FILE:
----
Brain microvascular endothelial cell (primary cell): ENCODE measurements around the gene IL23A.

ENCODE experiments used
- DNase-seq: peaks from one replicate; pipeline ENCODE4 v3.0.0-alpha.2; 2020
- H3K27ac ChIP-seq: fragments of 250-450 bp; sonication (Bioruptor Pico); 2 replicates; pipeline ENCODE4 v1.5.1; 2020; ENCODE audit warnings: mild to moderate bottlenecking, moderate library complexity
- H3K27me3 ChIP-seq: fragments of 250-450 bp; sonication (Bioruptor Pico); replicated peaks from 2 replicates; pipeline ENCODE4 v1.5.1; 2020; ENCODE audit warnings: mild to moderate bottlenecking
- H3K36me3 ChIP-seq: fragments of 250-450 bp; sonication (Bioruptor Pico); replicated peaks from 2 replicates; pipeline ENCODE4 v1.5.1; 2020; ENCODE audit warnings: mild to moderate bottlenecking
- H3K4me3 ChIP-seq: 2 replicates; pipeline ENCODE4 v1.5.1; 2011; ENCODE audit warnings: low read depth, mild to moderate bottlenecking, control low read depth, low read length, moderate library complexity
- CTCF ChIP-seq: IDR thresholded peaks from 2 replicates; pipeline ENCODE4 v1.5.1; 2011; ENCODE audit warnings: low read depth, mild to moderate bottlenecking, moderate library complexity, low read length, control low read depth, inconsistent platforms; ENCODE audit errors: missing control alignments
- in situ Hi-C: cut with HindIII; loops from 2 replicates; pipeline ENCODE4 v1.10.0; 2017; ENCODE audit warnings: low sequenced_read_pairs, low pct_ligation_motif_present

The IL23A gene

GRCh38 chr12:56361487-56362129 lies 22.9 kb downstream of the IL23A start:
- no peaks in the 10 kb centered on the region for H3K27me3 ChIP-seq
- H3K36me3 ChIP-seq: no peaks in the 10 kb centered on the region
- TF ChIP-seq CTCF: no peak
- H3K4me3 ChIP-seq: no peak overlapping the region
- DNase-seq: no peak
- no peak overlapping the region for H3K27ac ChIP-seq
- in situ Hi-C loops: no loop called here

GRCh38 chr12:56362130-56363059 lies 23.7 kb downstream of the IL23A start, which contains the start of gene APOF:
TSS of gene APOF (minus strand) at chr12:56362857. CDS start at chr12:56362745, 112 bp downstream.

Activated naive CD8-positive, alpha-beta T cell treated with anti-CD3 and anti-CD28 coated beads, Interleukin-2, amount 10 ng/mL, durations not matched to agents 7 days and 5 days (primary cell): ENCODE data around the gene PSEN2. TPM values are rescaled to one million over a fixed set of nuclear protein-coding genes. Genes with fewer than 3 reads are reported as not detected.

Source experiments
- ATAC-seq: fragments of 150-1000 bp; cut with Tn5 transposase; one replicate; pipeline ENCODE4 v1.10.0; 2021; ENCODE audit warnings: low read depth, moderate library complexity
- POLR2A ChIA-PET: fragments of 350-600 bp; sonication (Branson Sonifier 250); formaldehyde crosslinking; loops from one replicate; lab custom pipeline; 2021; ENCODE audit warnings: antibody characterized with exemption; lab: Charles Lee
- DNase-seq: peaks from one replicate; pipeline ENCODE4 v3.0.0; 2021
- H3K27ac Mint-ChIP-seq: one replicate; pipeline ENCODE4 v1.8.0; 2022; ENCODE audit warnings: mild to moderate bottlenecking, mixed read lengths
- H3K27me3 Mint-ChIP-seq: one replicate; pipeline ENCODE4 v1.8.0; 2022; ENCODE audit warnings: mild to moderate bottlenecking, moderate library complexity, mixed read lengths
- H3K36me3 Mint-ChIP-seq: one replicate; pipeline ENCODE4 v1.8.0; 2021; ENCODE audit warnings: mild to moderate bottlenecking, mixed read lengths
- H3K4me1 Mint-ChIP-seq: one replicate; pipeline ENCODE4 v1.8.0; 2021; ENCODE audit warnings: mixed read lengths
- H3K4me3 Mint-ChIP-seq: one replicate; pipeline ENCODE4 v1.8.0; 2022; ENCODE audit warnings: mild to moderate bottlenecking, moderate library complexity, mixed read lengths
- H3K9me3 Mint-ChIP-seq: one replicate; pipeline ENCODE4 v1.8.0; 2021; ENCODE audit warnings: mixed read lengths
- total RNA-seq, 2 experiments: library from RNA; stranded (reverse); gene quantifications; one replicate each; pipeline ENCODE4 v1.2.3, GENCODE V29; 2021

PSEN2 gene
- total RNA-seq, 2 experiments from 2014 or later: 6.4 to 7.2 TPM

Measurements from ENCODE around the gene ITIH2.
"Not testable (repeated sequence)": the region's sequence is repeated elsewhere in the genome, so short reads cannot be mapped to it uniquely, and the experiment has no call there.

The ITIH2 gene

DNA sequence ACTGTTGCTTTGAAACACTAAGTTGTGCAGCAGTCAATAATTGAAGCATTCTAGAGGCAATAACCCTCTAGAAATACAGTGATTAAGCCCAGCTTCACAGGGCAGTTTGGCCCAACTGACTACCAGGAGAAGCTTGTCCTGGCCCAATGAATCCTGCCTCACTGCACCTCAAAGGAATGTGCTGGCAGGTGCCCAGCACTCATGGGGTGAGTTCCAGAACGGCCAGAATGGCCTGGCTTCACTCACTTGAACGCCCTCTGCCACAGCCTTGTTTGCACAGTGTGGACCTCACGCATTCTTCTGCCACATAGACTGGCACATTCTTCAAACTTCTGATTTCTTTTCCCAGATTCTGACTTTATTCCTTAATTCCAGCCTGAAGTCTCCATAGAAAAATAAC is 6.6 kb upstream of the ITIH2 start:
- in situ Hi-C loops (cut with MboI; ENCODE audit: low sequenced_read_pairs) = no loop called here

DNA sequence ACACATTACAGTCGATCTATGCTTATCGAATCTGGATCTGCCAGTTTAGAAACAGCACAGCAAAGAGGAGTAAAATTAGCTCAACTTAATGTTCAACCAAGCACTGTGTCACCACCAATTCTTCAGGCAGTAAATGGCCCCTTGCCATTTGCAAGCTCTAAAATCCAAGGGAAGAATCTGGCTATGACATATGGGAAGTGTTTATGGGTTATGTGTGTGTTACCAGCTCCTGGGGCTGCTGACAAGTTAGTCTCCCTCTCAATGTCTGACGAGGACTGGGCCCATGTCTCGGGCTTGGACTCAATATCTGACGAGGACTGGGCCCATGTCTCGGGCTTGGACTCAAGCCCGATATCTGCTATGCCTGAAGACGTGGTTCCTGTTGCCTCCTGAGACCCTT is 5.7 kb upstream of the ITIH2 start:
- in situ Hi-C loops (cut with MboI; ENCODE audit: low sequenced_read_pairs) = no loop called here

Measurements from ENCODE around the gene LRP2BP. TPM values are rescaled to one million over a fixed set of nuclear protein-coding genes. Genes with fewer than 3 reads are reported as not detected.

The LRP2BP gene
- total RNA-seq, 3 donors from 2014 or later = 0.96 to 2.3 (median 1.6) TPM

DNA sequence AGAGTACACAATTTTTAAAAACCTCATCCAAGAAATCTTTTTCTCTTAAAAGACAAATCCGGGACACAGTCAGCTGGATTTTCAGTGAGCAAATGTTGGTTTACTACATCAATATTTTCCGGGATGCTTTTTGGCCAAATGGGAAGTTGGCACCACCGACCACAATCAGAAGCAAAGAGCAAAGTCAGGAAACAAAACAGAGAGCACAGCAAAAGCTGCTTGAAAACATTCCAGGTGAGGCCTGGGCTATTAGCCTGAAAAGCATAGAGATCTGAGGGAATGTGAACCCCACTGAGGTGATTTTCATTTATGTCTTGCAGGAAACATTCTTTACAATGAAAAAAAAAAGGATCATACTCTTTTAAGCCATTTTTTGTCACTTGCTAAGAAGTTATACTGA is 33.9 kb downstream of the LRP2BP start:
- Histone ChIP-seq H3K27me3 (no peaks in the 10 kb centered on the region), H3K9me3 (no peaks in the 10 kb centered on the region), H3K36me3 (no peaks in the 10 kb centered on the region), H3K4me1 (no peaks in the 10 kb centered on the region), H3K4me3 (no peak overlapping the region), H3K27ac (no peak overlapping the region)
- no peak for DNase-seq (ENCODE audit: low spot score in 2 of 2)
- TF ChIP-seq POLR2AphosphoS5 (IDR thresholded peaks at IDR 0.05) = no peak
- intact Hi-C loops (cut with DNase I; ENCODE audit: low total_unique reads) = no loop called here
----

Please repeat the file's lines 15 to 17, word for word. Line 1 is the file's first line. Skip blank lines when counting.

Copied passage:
- H3K4me3 ChIP-seq: no peak overlapping the region
- DNase-seq: no peak
- no peak overlapping the region for H3K27ac ChIP-seq